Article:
Connecting Scotland is a Scottish Government programme set up in response to coronavirus.  

It provides iPads, Chromebooks and support to develop digital skills for people who are all of the following: 

Getting online will help them access the services and support they need. It will also help them to keep in contact with their friends and family.   

Applying to Connecting Scotland

Guidance for organisations

Connecting Scotland is a Scottish Government programme set up in response to coronavirus.  

It provides iPads, Chromebooks and support to develop digital skills for people who are all of the following:    

Getting online will help them access the services and support they need. It will also help them to keep in contact with their friends and family.   

How it works 

To reach these people, Connecting Scotland collaborates with local councils, public and third sector organisations who are already working with them.    

Organisations and local councils get support from SCVO. This includes:   

Connecting Scotland is a partnership between theScottish Government, local councils and SCVO. It’s supported by a range of organisations from across Scotland and the UK.   

The Scottish Government funds the programme.   

Who can apply   

If you are a public or third sector organisation that works with this group of people in Scotland, you can apply for devices. Teams working within a local council can also apply.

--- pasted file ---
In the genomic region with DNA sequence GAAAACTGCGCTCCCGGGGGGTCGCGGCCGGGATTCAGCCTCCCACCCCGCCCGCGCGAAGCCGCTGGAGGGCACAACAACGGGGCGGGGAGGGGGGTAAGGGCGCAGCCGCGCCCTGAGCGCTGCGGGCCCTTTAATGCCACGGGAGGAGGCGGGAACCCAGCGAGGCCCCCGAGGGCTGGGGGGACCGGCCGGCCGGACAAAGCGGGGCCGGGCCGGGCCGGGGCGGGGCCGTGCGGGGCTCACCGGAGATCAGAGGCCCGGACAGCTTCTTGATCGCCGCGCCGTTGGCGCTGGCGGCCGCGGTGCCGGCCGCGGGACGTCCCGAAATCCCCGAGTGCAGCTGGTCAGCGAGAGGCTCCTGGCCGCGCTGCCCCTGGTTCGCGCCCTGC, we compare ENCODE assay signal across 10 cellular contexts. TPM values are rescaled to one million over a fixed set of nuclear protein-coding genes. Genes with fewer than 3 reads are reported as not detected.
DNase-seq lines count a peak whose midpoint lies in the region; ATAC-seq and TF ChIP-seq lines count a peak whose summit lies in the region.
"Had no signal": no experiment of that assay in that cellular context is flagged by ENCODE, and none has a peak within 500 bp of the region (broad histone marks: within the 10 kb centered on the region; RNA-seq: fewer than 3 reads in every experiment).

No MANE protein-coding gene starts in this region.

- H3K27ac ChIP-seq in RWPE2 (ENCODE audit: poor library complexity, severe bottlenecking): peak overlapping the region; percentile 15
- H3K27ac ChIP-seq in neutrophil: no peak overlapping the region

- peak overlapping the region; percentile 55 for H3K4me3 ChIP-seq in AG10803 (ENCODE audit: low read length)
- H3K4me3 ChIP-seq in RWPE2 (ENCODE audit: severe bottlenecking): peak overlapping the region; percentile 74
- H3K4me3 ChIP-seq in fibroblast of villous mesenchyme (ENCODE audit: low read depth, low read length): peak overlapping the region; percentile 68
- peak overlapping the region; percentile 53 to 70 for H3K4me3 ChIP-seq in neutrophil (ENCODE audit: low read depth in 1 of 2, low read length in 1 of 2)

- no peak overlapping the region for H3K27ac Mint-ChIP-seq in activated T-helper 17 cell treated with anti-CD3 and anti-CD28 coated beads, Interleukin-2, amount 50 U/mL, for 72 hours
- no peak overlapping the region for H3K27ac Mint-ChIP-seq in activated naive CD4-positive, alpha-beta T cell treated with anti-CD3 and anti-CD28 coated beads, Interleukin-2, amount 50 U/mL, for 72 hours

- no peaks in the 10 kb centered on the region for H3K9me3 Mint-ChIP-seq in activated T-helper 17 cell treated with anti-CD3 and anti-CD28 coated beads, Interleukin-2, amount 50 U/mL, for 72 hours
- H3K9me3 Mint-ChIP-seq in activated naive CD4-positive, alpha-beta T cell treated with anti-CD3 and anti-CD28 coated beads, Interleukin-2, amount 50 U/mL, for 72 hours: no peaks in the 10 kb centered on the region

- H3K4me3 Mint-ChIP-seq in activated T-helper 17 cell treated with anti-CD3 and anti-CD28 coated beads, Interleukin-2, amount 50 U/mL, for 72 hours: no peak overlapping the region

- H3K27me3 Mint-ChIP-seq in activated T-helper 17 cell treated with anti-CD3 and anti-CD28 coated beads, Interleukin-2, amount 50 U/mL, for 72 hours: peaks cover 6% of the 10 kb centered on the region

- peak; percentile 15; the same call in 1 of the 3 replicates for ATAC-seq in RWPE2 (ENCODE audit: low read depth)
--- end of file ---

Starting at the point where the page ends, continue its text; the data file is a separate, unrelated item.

Individuals and private sector organisations cannot apply.   

SCVO will provide support for successful teams and organisations.  

How to apply 

You need to apply using the online application.  A template version in Microsoft Word is available to help you prepare your answers.

Each local council has devices allocated to them to distribute to people living in their area. This document provides the number of devices available in each area. If your organisation works in more than one area, you’ll need to complete a separate application form for each area. 

You do not need to submit a list of people you want to support as part of your application. But you’ll need to: 

You’ll also need to identify how this work can contribute to broader social inclusion or poverty reduction strategies.  

This means showing how it supports other needs in local and national strategies including the:  

Digital champions  

A digital champion is a member of staff, or a volunteer, who’s already supporting someone, and has been trained by SCVO to help them get up and running with their iPad or Chromebook.  

This approach builds on the relationships and trust that your staff have already built up with people.   

Digital champions do not need to be technical people. They just need to be confident in their own digital skills. And, more importantly, they should have good interpersonal skills.   

As part of their work with users, digital champions will give people regular, informal support for 6 months.    

SCVO’s training for digital champions lasts 2 and a half hours and is delivered remotely. Digital champions will also get resources and ongoing support to help them fulfil their role.